Visualization and Simulation to Enhance Measurements of Benefits and Costs of Freight Reliability
The purpose of this study is to show how economic measures of benefits and costs can be improved if visualization tools and technologies are used in addition to standard economic models of estimating benefits and costs. By utilizing the visualization and simulator resources at Purdue University and through collaboration with the Center for Innovation through Visualization and Simulation (CIVS) at Purdue Calumet, this study will contribute to the general body of knowledge of how visually enhanced applications can enrich the existing transportation system database to effectively measure benefits and costs associated with improvement in freight transportation. Visualization applications in freight transportation can help to gain insights into effective solutions. The results’ from this Synthesis study will provide the transportation planners and policymakers in Northwest Indiana with specific tools for making informed decisions on how best to allocate resources to improve the reliability of the freight transportation network.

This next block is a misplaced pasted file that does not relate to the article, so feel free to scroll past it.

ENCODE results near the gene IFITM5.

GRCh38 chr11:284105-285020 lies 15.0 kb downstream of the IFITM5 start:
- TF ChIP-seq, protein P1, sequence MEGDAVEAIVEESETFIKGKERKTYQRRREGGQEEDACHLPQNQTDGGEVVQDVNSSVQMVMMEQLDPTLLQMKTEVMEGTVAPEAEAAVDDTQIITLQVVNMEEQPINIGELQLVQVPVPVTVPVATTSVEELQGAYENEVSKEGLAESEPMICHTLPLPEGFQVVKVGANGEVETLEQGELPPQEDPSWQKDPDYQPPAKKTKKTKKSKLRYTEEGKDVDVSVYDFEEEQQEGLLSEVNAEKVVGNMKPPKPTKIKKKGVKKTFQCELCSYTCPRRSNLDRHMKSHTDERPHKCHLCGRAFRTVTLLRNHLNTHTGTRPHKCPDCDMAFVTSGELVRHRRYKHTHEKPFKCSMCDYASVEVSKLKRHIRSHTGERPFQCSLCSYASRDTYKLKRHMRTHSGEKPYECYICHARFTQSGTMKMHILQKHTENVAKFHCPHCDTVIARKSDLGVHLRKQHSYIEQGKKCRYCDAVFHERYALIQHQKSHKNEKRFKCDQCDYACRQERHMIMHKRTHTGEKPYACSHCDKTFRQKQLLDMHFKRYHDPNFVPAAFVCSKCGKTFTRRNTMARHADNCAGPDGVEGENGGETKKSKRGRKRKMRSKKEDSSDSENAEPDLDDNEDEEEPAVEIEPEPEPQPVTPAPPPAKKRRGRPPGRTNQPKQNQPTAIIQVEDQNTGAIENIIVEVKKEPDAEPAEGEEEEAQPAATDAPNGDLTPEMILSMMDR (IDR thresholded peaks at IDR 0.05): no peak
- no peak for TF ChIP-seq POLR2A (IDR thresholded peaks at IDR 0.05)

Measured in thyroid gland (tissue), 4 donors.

The Borman Expressway is a sixteen mile segment of interstates 80 and 94(I-80/94) and is part of the Gary-Chicago-Milwaukee corridor. It begins at the Indiana/Illinois border and stretches east’ to the Indiana Toll Road interchange. The average daily traffic (ADT) on the Borman is approximately 140,060 vehicles, with trucks comprising about 30% of the traffic on average and peaking at 70% at night. Traffic volumes are relatively constant from the morning through the early evening, with wear or at capacity volume during most of the daylight hours under perfect operational conditions. The I-65 Borman Corridor has as significant freight activity in the Midwest. This case study provides an opportunity to assess the economic impacts of operational disruptions of freight movements as measured by travel time delay. Lane closure is a proxy used for operational disruption.
Faculty Collaborator: Amlan Mitra